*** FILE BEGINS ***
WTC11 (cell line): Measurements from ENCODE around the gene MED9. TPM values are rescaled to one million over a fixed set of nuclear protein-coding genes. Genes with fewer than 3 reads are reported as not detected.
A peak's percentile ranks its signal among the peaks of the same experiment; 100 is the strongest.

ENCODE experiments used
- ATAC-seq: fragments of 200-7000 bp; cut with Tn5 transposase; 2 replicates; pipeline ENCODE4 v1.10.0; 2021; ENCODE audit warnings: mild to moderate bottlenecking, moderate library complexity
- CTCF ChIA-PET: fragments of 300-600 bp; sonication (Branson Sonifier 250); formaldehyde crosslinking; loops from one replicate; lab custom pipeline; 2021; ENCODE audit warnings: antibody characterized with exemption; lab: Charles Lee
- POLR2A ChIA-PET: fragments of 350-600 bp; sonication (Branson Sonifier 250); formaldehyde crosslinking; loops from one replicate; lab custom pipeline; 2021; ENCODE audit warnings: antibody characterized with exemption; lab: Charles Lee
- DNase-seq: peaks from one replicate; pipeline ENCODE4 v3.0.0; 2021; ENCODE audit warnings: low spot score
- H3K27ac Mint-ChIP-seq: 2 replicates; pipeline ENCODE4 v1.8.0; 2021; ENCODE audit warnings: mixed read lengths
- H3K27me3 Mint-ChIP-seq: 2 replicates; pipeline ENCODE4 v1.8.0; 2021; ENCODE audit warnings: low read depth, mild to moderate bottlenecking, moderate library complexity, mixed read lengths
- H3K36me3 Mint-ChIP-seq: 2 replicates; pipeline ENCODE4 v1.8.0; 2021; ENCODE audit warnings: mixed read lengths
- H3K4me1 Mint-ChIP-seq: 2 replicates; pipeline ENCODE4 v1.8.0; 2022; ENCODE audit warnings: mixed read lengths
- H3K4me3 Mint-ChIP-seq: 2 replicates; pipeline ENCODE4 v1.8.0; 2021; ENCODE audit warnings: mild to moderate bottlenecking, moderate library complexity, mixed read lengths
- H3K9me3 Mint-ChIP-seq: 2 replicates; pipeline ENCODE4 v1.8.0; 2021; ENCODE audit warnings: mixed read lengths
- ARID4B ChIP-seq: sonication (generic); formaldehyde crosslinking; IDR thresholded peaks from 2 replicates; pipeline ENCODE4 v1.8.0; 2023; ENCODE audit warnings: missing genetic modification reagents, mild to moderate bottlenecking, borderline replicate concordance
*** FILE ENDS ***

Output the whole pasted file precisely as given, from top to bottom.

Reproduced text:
WTC11 (cell line): Measurements from ENCODE around the gene MED9. TPM values are rescaled to one million over a fixed set of nuclear protein-coding genes. Genes with fewer than 3 reads are reported as not detected.
A peak's percentile ranks its signal among the peaks of the same experiment; 100 is the strongest.

ENCODE experiments used
- ATAC-seq: fragments of 200-7000 bp; cut with Tn5 transposase; 2 replicates; pipeline ENCODE4 v1.10.0; 2021; ENCODE audit warnings: mild to moderate bottlenecking, moderate library complexity
- CTCF ChIA-PET: fragments of 300-600 bp; sonication (Branson Sonifier 250); formaldehyde crosslinking; loops from one replicate; lab custom pipeline; 2021; ENCODE audit warnings: antibody characterized with exemption; lab: Charles Lee
- POLR2A ChIA-PET: fragments of 350-600 bp; sonication (Branson Sonifier 250); formaldehyde crosslinking; loops from one replicate; lab custom pipeline; 2021; ENCODE audit warnings: antibody characterized with exemption; lab: Charles Lee
- DNase-seq: peaks from one replicate; pipeline ENCODE4 v3.0.0; 2021; ENCODE audit warnings: low spot score
- H3K27ac Mint-ChIP-seq: 2 replicates; pipeline ENCODE4 v1.8.0; 2021; ENCODE audit warnings: mixed read lengths
- H3K27me3 Mint-ChIP-seq: 2 replicates; pipeline ENCODE4 v1.8.0; 2021; ENCODE audit warnings: low read depth, mild to moderate bottlenecking, moderate library complexity, mixed read lengths
- H3K36me3 Mint-ChIP-seq: 2 replicates; pipeline ENCODE4 v1.8.0; 2021; ENCODE audit warnings: mixed read lengths
- H3K4me1 Mint-ChIP-seq: 2 replicates; pipeline ENCODE4 v1.8.0; 2022; ENCODE audit warnings: mixed read lengths
- H3K4me3 Mint-ChIP-seq: 2 replicates; pipeline ENCODE4 v1.8.0; 2021; ENCODE audit warnings: mild to moderate bottlenecking, moderate library complexity, mixed read lengths
- H3K9me3 Mint-ChIP-seq: 2 replicates; pipeline ENCODE4 v1.8.0; 2021; ENCODE audit warnings: mixed read lengths
- ARID4B ChIP-seq: sonication (generic); formaldehyde crosslinking; IDR thresholded peaks from 2 replicates; pipeline ENCODE4 v1.8.0; 2023; ENCODE audit warnings: missing genetic modification reagents, mild to moderate bottlenecking, borderline replicate concordance